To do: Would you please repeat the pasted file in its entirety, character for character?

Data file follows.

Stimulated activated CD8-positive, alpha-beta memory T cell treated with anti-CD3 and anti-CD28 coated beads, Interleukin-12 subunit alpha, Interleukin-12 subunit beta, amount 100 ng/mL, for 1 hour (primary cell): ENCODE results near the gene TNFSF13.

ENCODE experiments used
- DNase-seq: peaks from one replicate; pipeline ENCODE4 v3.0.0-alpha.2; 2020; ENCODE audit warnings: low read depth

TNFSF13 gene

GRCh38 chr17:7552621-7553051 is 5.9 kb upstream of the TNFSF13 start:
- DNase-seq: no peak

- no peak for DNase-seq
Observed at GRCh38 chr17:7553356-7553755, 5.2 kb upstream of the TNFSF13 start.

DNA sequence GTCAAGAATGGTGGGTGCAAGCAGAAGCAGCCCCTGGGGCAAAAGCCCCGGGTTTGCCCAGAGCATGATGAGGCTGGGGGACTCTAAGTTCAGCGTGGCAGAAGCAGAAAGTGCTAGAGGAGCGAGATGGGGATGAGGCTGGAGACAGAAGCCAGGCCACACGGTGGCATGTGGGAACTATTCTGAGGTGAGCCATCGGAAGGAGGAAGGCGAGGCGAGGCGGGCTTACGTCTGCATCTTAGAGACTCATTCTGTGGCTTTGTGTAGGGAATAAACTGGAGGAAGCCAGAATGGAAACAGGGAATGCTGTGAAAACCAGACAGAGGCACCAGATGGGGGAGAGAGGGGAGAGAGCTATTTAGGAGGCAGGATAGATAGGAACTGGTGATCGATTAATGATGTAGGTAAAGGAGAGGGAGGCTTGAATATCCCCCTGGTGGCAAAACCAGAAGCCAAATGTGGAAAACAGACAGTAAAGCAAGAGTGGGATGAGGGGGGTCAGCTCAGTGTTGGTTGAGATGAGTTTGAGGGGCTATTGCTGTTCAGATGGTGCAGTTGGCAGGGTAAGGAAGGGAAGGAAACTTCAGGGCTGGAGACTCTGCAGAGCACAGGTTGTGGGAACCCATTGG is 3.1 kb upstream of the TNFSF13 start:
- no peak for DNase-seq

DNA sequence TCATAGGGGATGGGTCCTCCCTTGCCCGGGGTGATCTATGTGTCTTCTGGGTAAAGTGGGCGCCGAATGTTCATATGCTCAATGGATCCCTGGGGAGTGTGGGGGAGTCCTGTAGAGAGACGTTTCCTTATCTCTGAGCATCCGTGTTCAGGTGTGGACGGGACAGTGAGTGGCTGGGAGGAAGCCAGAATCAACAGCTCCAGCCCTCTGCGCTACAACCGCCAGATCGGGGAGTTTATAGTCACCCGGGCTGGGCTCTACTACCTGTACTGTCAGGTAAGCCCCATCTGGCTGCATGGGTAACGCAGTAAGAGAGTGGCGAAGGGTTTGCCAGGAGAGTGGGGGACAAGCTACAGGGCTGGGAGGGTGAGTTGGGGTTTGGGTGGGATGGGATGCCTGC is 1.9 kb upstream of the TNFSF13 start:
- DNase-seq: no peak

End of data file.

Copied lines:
Stimulated activated CD8-positive, alpha-beta memory T cell treated with anti-CD3 and anti-CD28 coated beads, Interleukin-12 subunit alpha, Interleukin-12 subunit beta, amount 100 ng/mL, for 1 hour (primary cell): ENCODE results near the gene TNFSF13.

ENCODE experiments used
- DNase-seq: peaks from one replicate; pipeline ENCODE4 v3.0.0-alpha.2; 2020; ENCODE audit warnings: low read depth

TNFSF13 gene

GRCh38 chr17:7552621-7553051 is 5.9 kb upstream of the TNFSF13 start:
- DNase-seq: no peak

- no peak for DNase-seq
Observed at GRCh38 chr17:7553356-7553755, 5.2 kb upstream of the TNFSF13 start.

DNA sequence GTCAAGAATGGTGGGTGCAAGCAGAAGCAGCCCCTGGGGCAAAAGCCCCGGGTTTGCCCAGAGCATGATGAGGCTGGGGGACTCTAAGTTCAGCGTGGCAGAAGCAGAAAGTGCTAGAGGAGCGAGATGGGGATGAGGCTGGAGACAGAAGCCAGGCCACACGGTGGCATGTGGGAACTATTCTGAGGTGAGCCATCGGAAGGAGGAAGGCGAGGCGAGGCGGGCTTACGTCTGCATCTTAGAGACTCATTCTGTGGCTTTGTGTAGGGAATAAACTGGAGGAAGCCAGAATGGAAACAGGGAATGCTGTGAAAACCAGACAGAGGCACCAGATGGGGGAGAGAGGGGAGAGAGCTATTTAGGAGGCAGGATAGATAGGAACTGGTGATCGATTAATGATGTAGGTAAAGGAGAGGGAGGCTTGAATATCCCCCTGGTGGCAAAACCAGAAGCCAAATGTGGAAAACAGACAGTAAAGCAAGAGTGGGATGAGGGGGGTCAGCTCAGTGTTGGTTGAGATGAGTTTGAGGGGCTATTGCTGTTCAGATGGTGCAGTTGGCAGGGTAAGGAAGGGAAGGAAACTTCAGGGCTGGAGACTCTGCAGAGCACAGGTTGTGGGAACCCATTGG is 3.1 kb upstream of the TNFSF13 start:
- no peak for DNase-seq

DNA sequence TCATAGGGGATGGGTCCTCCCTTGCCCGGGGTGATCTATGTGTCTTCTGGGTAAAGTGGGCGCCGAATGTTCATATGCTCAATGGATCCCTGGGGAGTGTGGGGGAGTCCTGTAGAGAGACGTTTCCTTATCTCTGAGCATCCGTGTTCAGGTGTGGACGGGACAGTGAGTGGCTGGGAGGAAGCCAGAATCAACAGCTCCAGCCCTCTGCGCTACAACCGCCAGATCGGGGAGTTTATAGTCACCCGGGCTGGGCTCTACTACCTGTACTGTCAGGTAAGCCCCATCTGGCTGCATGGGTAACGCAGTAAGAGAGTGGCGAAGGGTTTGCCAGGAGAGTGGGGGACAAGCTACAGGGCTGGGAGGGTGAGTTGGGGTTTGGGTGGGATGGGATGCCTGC is 1.9 kb upstream of the TNFSF13 start:
- DNase-seq: no peak